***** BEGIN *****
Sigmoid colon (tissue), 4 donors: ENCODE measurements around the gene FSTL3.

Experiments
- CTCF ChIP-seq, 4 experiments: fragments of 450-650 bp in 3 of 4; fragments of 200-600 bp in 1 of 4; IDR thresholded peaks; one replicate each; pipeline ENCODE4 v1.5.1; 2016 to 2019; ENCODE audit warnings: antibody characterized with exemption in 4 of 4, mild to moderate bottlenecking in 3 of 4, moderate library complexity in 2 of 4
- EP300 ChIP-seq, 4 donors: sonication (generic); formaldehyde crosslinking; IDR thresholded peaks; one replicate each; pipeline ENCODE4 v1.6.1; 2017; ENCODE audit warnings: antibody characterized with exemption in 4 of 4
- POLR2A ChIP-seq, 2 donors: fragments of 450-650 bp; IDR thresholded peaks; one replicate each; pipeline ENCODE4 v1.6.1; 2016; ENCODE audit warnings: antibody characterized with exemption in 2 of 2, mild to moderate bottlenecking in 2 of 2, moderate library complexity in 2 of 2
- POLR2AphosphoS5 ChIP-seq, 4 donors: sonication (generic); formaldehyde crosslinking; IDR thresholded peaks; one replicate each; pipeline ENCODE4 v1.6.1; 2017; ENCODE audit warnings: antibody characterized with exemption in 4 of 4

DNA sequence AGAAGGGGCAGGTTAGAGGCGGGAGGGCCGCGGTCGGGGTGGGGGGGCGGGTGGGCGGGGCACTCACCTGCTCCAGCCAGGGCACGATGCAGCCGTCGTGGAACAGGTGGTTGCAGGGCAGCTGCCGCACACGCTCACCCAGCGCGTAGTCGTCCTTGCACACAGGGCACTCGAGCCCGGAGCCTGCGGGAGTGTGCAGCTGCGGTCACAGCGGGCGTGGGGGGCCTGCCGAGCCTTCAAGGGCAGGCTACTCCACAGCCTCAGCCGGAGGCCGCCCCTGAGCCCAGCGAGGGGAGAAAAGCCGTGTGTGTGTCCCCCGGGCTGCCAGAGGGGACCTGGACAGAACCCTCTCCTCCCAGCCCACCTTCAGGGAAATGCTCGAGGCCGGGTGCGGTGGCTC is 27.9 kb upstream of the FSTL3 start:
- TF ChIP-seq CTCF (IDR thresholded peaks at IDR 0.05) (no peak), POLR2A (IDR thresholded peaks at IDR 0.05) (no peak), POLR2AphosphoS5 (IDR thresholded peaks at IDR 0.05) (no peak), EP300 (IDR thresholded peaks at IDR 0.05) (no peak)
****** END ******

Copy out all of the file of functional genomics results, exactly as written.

Sigmoid colon (tissue), 4 donors: ENCODE measurements around the gene FSTL3.

Experiments
- CTCF ChIP-seq, 4 experiments: fragments of 450-650 bp in 3 of 4; fragments of 200-600 bp in 1 of 4; IDR thresholded peaks; one replicate each; pipeline ENCODE4 v1.5.1; 2016 to 2019; ENCODE audit warnings: antibody characterized with exemption in 4 of 4, mild to moderate bottlenecking in 3 of 4, moderate library complexity in 2 of 4
- EP300 ChIP-seq, 4 donors: sonication (generic); formaldehyde crosslinking; IDR thresholded peaks; one replicate each; pipeline ENCODE4 v1.6.1; 2017; ENCODE audit warnings: antibody characterized with exemption in 4 of 4
- POLR2A ChIP-seq, 2 donors: fragments of 450-650 bp; IDR thresholded peaks; one replicate each; pipeline ENCODE4 v1.6.1; 2016; ENCODE audit warnings: antibody characterized with exemption in 2 of 2, mild to moderate bottlenecking in 2 of 2, moderate library complexity in 2 of 2
- POLR2AphosphoS5 ChIP-seq, 4 donors: sonication (generic); formaldehyde crosslinking; IDR thresholded peaks; one replicate each; pipeline ENCODE4 v1.6.1; 2017; ENCODE audit warnings: antibody characterized with exemption in 4 of 4

DNA sequence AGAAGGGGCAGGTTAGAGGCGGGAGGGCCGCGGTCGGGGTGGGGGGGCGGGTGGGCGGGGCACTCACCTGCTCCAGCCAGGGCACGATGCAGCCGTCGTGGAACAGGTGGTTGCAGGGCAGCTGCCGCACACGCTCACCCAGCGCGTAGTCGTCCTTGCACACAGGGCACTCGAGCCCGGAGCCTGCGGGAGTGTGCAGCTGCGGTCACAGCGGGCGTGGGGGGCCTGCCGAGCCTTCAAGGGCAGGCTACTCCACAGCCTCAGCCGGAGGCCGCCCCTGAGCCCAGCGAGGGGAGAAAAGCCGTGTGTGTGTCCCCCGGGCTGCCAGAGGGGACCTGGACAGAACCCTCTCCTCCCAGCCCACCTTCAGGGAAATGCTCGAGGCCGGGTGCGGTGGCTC is 27.9 kb upstream of the FSTL3 start:
- TF ChIP-seq CTCF (IDR thresholded peaks at IDR 0.05) (no peak), POLR2A (IDR thresholded peaks at IDR 0.05) (no peak), POLR2AphosphoS5 (IDR thresholded peaks at IDR 0.05) (no peak), EP300 (IDR thresholded peaks at IDR 0.05) (no peak)